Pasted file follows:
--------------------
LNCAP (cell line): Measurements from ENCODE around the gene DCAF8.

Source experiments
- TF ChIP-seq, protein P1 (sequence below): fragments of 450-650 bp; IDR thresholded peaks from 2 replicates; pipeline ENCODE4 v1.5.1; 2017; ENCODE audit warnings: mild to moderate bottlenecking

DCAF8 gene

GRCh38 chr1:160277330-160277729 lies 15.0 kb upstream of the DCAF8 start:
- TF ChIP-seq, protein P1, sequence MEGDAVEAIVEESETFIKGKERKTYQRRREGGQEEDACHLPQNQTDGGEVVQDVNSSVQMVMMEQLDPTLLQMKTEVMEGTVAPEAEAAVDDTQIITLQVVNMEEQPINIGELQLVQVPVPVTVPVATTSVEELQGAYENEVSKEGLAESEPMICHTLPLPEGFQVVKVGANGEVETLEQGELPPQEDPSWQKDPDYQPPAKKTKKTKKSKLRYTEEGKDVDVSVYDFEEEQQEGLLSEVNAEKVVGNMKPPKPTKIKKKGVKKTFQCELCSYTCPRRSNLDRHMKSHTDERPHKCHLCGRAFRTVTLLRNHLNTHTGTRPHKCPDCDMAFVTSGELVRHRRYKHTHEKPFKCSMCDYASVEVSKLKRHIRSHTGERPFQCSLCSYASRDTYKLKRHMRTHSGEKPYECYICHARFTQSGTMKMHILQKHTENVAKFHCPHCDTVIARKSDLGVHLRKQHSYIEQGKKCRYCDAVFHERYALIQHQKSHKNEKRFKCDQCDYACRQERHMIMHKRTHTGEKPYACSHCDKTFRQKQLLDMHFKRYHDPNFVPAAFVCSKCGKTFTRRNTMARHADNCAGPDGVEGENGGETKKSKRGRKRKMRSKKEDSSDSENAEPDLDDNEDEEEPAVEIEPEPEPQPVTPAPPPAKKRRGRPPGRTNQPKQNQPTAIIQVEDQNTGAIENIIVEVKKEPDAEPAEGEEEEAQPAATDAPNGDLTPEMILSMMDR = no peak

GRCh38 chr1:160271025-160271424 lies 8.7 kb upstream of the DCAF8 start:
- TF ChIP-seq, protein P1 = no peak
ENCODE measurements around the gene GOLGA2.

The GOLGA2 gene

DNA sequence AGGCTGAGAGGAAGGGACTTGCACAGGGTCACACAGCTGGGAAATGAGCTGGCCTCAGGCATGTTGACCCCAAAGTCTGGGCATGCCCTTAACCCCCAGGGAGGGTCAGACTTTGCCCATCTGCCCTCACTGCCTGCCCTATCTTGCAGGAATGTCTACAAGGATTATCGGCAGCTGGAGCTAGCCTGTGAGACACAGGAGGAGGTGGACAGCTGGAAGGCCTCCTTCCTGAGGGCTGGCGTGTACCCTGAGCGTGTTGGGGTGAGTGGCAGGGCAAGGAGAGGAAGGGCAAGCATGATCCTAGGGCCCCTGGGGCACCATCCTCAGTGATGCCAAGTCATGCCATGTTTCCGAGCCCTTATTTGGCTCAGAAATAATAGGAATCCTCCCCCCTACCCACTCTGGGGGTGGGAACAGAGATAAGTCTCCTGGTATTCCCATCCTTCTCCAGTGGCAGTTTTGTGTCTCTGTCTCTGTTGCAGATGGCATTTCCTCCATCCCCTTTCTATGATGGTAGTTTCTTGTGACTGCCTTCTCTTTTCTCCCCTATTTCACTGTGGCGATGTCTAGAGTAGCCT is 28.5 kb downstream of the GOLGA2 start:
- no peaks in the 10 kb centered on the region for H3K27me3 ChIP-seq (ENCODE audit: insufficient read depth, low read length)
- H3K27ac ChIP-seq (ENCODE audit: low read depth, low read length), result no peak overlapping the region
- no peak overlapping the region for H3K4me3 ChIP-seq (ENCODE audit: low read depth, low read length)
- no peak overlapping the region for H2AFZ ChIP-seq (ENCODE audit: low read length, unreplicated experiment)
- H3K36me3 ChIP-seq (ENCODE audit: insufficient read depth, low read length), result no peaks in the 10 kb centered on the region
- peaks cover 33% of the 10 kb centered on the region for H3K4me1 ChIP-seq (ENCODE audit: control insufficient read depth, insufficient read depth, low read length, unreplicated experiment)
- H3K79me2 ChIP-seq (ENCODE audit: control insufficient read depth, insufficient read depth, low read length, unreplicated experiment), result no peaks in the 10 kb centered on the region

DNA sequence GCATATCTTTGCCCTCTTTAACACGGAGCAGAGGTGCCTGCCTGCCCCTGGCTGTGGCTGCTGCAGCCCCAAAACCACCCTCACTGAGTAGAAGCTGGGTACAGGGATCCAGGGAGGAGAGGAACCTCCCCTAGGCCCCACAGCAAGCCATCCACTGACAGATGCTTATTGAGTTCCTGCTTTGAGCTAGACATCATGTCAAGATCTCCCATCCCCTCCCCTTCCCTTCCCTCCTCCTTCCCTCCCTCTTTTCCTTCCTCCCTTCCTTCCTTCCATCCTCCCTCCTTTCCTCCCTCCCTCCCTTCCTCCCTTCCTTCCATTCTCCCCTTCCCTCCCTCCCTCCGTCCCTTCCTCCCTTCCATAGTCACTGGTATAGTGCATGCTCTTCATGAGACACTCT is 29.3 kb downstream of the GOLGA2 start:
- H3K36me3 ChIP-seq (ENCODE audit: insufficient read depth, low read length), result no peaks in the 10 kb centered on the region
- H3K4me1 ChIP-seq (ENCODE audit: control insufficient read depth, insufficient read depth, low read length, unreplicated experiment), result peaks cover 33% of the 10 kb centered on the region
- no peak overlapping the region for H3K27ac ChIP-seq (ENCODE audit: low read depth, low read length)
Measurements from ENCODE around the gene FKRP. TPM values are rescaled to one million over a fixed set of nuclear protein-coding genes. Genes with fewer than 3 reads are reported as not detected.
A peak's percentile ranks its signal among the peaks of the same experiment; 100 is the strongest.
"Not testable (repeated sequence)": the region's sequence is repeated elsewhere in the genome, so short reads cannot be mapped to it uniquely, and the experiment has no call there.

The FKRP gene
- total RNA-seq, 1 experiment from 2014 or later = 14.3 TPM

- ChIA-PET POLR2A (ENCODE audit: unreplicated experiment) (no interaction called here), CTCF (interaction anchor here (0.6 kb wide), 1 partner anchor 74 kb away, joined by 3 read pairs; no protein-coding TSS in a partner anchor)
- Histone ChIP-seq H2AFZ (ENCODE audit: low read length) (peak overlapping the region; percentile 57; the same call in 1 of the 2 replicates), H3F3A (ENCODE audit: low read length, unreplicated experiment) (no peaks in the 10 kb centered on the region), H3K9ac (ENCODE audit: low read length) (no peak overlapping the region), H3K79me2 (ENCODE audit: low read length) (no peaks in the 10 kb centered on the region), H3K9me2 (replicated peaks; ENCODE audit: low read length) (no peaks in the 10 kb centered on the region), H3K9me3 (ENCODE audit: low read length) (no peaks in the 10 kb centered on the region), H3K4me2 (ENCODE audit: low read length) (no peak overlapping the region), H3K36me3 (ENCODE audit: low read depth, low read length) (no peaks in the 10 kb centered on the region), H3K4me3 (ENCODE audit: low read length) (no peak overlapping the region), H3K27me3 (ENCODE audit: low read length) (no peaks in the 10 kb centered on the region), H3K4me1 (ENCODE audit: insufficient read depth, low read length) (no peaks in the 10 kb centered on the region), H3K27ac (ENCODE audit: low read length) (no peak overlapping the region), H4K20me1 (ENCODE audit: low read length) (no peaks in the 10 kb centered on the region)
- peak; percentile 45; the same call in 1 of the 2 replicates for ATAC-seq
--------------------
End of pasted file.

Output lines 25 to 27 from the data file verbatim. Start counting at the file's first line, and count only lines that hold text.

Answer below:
"Not testable (repeated sequence)": the region's sequence is repeated elsewhere in the genome, so short reads cannot be mapped to it uniquely, and the experiment has no call there.

The FKRP gene
- total RNA-seq, 1 experiment from 2014 or later = 14.3 TPM